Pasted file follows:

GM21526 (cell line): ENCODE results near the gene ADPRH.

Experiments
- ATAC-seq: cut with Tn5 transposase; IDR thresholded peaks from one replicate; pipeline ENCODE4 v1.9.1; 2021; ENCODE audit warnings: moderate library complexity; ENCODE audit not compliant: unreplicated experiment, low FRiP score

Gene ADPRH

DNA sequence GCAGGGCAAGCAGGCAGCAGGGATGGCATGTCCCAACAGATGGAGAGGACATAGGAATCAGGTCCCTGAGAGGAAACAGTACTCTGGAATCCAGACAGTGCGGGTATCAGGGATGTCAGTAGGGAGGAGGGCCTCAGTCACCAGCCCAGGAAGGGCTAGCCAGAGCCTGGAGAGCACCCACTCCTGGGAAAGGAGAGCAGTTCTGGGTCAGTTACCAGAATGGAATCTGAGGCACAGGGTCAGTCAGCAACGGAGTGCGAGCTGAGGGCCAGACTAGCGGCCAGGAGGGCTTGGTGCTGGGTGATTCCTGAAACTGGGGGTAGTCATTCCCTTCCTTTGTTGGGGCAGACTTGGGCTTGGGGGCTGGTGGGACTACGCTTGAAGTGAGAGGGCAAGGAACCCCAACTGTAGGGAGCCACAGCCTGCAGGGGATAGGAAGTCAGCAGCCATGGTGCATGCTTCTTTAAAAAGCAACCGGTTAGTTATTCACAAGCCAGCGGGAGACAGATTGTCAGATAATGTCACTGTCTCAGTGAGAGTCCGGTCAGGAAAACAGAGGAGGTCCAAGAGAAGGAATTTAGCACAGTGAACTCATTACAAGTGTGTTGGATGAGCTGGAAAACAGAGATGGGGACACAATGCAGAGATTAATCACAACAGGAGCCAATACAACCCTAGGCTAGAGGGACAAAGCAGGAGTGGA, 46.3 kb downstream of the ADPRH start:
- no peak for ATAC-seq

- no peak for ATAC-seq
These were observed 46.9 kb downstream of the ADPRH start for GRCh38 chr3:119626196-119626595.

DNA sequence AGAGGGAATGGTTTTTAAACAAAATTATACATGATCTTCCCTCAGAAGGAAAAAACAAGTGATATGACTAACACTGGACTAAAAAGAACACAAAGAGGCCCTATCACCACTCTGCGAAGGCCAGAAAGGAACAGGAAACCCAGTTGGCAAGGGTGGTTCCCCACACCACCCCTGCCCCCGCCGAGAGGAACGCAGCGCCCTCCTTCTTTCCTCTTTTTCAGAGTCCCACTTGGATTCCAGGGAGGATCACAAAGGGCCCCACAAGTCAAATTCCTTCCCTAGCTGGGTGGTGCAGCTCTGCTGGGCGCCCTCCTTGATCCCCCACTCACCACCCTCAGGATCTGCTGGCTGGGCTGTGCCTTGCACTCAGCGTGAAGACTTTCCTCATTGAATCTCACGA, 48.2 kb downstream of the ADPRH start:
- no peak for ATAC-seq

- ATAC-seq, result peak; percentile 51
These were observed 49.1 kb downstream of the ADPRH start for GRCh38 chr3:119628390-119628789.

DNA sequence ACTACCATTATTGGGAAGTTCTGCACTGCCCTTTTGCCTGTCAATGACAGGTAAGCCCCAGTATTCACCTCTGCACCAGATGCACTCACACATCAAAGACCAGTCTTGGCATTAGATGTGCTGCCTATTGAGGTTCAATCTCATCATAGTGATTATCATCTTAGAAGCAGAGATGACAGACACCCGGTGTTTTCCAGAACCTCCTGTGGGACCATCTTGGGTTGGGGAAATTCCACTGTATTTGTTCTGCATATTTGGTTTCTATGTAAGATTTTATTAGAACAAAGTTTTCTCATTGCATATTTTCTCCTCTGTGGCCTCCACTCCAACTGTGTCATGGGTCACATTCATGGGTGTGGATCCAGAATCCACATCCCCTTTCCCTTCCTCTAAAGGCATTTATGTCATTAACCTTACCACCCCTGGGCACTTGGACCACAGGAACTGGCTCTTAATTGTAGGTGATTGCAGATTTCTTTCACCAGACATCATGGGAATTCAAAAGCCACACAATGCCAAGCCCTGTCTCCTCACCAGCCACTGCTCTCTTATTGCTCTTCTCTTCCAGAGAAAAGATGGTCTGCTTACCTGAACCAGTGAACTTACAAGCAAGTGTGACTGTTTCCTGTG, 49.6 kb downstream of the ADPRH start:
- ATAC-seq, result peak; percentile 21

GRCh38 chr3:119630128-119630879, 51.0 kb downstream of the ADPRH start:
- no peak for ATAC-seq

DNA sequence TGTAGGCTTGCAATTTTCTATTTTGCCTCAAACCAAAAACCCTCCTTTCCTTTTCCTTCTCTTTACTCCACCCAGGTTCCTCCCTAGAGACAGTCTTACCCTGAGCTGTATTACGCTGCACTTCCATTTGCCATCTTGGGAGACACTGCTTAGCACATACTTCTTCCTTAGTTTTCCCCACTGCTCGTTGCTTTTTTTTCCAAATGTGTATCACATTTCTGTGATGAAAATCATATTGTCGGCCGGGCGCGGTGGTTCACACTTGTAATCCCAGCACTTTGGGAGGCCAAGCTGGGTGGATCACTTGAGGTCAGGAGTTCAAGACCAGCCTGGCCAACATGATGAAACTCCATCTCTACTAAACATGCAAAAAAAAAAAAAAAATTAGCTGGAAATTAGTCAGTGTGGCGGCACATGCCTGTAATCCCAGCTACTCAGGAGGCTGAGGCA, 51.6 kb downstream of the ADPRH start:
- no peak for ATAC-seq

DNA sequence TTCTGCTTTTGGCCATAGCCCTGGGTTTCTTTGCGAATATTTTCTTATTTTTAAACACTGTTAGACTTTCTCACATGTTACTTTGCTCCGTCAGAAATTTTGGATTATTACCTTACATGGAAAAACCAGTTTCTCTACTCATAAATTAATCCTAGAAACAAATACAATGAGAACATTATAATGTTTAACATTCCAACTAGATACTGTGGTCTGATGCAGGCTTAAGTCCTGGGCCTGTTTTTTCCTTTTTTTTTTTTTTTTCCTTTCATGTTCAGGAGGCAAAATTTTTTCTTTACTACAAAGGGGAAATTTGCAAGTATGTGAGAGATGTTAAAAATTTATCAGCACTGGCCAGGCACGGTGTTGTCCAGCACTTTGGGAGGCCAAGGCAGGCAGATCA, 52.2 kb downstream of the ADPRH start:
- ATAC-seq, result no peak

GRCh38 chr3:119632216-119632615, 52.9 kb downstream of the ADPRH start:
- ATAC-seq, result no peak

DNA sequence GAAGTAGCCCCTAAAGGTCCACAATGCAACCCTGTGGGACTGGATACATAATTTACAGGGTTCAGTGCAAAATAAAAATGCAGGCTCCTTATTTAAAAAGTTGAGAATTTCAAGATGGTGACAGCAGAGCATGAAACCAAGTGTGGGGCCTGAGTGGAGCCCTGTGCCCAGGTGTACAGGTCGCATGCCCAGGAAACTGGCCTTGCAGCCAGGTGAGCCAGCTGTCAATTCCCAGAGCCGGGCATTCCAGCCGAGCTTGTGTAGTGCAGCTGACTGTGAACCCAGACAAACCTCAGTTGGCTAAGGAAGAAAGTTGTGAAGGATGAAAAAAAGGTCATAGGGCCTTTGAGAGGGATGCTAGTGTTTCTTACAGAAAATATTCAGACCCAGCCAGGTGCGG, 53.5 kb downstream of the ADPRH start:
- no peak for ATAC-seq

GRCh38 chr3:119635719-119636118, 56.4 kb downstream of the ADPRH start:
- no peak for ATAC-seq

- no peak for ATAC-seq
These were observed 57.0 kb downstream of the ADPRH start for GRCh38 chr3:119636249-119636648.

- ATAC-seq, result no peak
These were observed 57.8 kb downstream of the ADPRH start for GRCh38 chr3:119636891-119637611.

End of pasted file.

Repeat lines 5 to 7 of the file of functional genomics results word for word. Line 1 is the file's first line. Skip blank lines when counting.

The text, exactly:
DNA sequence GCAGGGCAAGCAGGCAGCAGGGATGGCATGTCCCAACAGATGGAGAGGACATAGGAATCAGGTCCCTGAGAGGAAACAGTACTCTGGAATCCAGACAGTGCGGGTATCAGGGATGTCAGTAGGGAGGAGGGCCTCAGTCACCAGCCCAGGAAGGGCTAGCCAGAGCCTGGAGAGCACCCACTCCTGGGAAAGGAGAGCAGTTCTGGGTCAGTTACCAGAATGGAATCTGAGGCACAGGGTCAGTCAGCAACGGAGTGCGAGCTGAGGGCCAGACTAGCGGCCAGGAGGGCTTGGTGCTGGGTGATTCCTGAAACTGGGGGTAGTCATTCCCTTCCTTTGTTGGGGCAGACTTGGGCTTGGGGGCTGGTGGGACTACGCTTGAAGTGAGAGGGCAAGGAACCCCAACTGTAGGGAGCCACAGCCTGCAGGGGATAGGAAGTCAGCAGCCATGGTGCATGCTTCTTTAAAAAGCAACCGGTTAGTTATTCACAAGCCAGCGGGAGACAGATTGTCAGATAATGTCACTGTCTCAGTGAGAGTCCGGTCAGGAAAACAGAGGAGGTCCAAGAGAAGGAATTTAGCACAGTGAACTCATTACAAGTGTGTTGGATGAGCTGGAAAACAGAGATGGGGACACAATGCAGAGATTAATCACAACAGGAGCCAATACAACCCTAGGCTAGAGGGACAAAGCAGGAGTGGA, 46.3 kb downstream of the ADPRH start:
- no peak for ATAC-seq

- no peak for ATAC-seq